July 10 - FDIC Vice Chairman Thomas Hoenig released the following statement after the regulatory agencies announced a Basel III final rule and proposed a higher leverage ratio for the largest, international banks.
I wish to thank the many individuals from the U.S. and international communities involved in the Basel process for their efforts to improve the capital standard: its definition, measures of risk and levels of protection. I am particularly aware that our FDIC staff shared a heavy burden in the work, and they deserve our thanks.
Despite this impressive effort, I am able to support only one of the two proposals before us today.
It is often suggested that Basel III provides more and better capital than earlier versions of the Basel standards. However, this is not a worthy standard of comparison given Basel II's contribution to the last crisis. To compare nearly any standard to Basel II will show improvement.
I support more and better capital; however, the Basel III standard without a binding leverage constraint remains inadequate to the task of assuring the American public, who paid a high price for the financial crisis, that our capital standards are adequate to contribute to financial stability. A capital standard, to be useful, must be understandable and enforceable and must be sufficient to absorb unexpected loss. Unfortunately, the Basel III interim final rule, as proposed, fails to fully meet these criteria.
The interim final rule continues the disparity in capital requirements between and among banks, and affects operational and competitive positions within the financial industry. This disparity has been confirmed as recently as last week in a study released by the Basel Committee.
While Basel III strengthens the definition of capital, its primary reliance on a risk-weighted asset standard employs the same techniques as Basel II with ratios that remain unduly complex, difficult to compute and requiring a vast number of calculations just begging to be gamed. This result is well illustrated when considering that the percentage of risk-weighted assets to total assets for the world's largest banks has systematically declined almost since the introduction of the Basel standards. The result has been confusion instead of clarity among the public and among bank directors who have a responsibility to oversee these firms.
The supervisory world has been made aware through a growing body of research that risk-weighted capital measures correlate poorly with actual future losses, reflecting the reality that complexity does not assure predictability nor enable individuals to know in advance how risks will shift among assets. Despite these flaws, the interim final rule continues to rely on risk-based measures, ignoring the usefulness of the leverage ratio to constrain excess risk taking for the largest, most complex institutions.
To that point, Basel III provides for a 3 percent supplemental leverage ratio applicable to advanced approach firms. This ratio measures capital against total assets and a portion of off-balance sheet exposures. It is important to know that just prior to the crisis these firms held tangible capital averaging just under 3 percent of assets, an amount that proved woefully inadequate. That a 3 percent leverage ratio is too low was appropriately noted by the Board of Governors during its July 2 discussions of this topic.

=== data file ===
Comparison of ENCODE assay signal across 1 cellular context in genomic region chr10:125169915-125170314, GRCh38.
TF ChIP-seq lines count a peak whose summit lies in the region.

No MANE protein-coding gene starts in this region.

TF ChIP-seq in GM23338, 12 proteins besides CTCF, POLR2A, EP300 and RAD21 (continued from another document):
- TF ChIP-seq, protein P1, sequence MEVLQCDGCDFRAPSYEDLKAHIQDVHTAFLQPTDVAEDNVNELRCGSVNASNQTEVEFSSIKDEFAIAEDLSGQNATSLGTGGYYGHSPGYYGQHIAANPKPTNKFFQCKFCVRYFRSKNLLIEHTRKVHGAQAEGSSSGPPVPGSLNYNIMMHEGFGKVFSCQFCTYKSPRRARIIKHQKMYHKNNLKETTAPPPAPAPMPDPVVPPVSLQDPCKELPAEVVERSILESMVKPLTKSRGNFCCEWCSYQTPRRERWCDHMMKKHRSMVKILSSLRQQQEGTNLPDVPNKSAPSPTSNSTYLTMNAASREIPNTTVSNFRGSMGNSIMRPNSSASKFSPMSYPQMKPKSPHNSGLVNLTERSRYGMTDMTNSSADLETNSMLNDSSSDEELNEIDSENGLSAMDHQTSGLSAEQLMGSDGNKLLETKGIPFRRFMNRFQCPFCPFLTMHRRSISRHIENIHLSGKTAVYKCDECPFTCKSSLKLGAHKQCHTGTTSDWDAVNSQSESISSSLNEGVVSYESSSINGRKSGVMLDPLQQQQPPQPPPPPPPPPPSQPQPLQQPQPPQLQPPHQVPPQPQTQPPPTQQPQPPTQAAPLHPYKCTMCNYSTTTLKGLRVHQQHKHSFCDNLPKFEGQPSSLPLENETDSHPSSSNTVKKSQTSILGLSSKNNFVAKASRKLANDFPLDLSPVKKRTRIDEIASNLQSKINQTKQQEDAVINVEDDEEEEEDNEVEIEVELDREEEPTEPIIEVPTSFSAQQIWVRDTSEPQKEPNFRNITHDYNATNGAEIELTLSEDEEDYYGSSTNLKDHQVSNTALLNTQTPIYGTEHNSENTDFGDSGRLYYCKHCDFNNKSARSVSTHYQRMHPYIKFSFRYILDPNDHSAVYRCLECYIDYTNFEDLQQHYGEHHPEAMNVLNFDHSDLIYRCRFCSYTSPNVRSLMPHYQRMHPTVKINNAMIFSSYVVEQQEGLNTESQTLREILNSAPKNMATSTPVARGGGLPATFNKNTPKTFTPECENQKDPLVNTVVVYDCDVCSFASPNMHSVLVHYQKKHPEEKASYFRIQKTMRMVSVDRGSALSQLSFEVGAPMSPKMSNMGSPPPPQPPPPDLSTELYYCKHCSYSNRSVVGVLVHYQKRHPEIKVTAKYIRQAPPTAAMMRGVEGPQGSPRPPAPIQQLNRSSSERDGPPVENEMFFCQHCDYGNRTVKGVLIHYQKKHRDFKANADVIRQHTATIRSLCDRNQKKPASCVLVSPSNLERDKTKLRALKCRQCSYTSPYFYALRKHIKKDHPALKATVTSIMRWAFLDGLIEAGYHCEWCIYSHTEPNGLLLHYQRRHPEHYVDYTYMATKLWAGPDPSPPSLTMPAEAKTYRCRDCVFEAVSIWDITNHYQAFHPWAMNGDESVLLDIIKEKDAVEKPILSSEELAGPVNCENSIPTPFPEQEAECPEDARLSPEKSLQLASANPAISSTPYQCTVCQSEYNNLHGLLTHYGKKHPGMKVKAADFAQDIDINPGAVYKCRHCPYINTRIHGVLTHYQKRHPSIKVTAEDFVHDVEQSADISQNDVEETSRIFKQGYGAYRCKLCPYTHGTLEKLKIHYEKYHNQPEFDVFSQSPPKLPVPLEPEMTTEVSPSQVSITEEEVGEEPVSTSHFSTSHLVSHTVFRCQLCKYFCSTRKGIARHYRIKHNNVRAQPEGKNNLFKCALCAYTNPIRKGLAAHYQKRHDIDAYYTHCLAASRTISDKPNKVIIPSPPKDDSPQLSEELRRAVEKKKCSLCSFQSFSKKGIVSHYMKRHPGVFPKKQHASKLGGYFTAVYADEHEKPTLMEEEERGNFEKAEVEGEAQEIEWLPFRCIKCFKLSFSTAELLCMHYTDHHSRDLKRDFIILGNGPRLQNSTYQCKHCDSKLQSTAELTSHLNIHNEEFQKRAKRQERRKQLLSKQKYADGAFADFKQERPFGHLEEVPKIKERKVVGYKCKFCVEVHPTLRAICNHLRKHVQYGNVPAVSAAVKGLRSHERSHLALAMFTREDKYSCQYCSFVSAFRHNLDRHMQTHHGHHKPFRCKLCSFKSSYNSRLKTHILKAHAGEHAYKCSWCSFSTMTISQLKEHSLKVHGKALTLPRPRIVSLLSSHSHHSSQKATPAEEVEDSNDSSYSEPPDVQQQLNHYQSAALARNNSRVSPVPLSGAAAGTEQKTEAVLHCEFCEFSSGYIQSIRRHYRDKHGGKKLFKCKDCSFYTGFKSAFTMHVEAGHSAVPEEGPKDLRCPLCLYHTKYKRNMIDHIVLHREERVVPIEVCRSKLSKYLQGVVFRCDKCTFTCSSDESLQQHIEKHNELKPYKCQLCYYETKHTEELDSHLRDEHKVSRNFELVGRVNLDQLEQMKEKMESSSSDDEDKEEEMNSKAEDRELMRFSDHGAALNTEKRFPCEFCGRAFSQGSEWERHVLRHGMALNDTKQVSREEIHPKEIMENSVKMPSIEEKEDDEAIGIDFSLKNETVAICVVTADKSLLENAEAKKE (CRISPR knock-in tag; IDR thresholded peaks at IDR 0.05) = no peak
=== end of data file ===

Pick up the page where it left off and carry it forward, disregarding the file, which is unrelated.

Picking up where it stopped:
Also, a wide variety of studies and data accumulated during the comment period provide further evidence of the significant contribution that a stronger leverage ratio would bring to these firms' balance sheets. Thus, failure to include an adequate leverage ratio in the interim final rule leaves a gaping hole in the Basel III standard that has been pointed out to policymakers for months.
Moreover, nothing is accomplished by acting now and failing to wait an extra 60 or 90 days to receive comment and then implement a complete rule with a stronger leverage ratio. All of the largest, most complex U.S. firms currently meet the requirements of the interim final rule. It does nothing in the interim to strengthen the balance sheets of U.S. banks. Thus, by separating the implementation of Basel III from the supplemental leverage ratio proposal, we gain little and risk a stronger leverage ratio being delayed, or worse, not being adopted.
In summary, I support the FDIC's leadership in proposing to raise the supplemental leverage ratio for the eight largest financial holding companies in the U.S. to 6 percent for the banks and 5 percent for the holding company. I also would encourage comment on whether these capital levels are sufficient. I cannot support the interim final rule because without a binding leverage ratio, it is incomplete and inadequate. You cannot have a strong capital standard without an adequate leverage ratio, and it should be part of any rule we adopt, even on an interim basis.
Finally, I have voiced my concerns with the inadequacies of Basel III and have advocated for a stronger leverage ratio over the past year in hopes of creating a capital program that serves the broader economy. My divided vote today signals my continued concern for what is left undone. I remain fully committed to engaging with my colleagues to strengthen U.S. capital standards and to ensure that promised improvements are realized.